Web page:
Facilitate the Efficient Administration of the Project Area

Implementation of the Strategic Guide for Development for Central Study Area

Implementation of the Central Long Beach Design Guidelines

Provision of staff support to the Central Project Area Committee

Provision of staff support to the East Village Steering Committee and East Village
Association

Implementation of the Downtown Community Plan
FY10 – FY14
Page 17 of 19
Central Long Beach Project Area Five-Year Implementation Plan
October 1, 2009 – September 30, 2014
Affordable Housing Programs
Existing programs to increase the supply of affordable housing will continue. In addition,
blighting conditions such as housing in inappropriate locations and overcrowding may be
impacted.
Infrastructure/
Public
Improvements
Efficient
Admin. of
Project Area
Affordable
Housing
Abnormally high business vacancies.
Abnormally low lease rates.
Residential overcrowding and an excess of
bars, liquor stores, or businesses that cater
exclusively to adults that has lead to problems
of public safety and welfare.
A high crime rate that constitutes a serious
threat to the public safety and welfare.
CONTRIBUTING CONDITIONS
Inadequate public improvements, parking
facilities, or utilities.
Open Space
and Public Art
PHYSICAL BLIGHT
Buildings in which it is unsafe for persons to live
or work:
 Deterioration and dilapidation
 Defective design
 Faulty or inadequate utilities
Factors that prevent or substantially hinder the
economically viable use or capacity of buildings
or lots:
 Substandard design
 Inadequate parking
Adjacent or nearby uses that are incompatible
with each other and which prevent the economic
development of those parcels or portions of the
project area.
Subdivided lots of irregular form and shape and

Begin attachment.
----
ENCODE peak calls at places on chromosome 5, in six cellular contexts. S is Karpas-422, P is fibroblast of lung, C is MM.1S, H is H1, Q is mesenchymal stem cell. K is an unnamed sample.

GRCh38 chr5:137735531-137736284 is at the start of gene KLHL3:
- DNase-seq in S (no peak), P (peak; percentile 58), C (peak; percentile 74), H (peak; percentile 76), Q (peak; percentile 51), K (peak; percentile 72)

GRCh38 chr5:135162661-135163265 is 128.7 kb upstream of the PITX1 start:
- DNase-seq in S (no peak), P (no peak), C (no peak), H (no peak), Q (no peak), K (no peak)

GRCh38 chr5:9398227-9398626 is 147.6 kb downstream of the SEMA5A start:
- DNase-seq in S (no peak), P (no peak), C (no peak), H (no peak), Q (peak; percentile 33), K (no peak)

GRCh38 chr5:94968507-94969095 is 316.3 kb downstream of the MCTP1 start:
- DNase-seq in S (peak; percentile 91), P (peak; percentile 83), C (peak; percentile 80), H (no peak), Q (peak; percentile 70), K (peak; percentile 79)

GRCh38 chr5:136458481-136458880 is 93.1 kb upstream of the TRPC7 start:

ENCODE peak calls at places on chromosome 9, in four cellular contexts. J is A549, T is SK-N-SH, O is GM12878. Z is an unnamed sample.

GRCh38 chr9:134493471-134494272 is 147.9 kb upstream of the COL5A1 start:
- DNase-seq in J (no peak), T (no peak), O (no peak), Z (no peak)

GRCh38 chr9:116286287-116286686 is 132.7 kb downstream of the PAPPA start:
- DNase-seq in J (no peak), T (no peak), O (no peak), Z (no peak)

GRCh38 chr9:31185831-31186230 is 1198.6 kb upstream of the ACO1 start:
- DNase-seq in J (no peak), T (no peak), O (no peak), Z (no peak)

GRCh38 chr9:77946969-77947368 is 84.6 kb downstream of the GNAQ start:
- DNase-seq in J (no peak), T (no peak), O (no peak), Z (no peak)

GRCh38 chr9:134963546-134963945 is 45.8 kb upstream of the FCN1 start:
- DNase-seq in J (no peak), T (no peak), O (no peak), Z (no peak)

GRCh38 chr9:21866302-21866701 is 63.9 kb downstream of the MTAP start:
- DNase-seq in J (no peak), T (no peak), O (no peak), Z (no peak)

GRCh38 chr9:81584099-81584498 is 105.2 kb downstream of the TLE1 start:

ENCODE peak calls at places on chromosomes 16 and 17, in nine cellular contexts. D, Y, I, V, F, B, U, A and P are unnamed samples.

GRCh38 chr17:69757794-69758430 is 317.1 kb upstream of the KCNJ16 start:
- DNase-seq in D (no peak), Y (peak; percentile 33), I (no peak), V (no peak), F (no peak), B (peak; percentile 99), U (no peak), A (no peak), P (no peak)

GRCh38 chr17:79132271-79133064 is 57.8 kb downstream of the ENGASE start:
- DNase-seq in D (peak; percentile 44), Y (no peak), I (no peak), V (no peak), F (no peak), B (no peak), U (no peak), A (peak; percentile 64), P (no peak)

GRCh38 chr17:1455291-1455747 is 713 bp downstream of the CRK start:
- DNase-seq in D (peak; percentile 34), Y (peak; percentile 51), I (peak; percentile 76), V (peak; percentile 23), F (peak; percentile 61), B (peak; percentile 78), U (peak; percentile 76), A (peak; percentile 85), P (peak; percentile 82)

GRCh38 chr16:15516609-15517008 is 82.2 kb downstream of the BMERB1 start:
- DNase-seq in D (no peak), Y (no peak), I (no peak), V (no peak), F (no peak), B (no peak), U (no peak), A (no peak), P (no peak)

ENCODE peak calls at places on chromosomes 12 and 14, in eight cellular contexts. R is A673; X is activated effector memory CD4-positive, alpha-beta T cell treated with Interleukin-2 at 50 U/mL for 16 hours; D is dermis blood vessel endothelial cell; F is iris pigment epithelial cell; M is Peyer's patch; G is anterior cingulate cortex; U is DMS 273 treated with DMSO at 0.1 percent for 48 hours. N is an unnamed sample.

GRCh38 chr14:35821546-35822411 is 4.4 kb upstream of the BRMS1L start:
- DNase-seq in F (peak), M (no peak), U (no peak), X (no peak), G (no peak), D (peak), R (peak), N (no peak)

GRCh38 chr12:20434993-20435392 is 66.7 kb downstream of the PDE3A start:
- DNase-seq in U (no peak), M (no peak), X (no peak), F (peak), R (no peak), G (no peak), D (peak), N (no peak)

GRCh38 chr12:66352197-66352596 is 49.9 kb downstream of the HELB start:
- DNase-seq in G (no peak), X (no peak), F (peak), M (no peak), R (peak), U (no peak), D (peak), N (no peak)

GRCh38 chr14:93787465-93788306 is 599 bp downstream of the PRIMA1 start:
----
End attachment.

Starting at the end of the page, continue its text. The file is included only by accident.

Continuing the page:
inadequate size for proper usefulness and
development that are in multiple ownership.
ECONOMIC BLIGHT
Depreciated or stagnant property values or
impaired investments, including, but not
necessary limited to properties containing
hazardous wastes:
 Properties contaminated with hazardous
wastes
Corridor
Revitalization
Blighting Condition
Neighborhood
Revitalization
Figure 3: Linkage of Projects and Programs to Blight Alleviation
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Central Long Beach Project Area Five-Year Implementation Plan
October 1, 2009 – September 30, 2014
VII.
FY10 – FY14
Page 18 of 19
EXPENDITURES
The Agency has identified various methods for financing redevelopment activity within the
Project Area in addition to using tax increment revenues. These other methods include: (1)
tax allocation bonds; (2) loans, grants and contributions from local entities, state or federal
government programs; (3) advances from developers; (4) public/private partnerships;
(5) proceeds from the sale or lease of Agency-owned property; (6) leveraging tax increment
revenues; and (7) financing proceeds based upon revenues from special assessment or
special tax districts. The Agency will continue to consider other financing sources such as
those discussed above to finance redevelopment activities. However, the Agency will rely
upon tax increment revenues as the primary means of alleviating the Project Area’s various
blighting conditions.
The Agency anticipates expenditures of approximately $63.7 million over the next five
years, with the majority of expenditures for programs and projects and remainder for
repayment of debt obligations and on-going operations and administration of Project Area
Activities. The projected expenditures also include an allowance for a 1-time Supplemental
Educational Revenue Augmentation Fund (SERAF) payment of $7.2 million.
(Continued on next page)
FY10 – FY14
Page 19 of 19
Central Long Beach Project Area Five-Year Implementation Plan
October 1, 2009 – September 30, 2014
Figure 4: Expenditures
FY 2009-10
FY 2010-11
FY 2011-12
FY 2012-13
FY 2013-14
5-Year Totals
% of
Totals
7,229,460
-
-
-
-
7,229,460
11%
3,660,685
3,658,406
3,657,284
3,730,430
3,805,038
18,511,843
115,515
118,375
121,307
123,733
126,208
605,138
Total - Financing Costs
3,776,200
3,776,781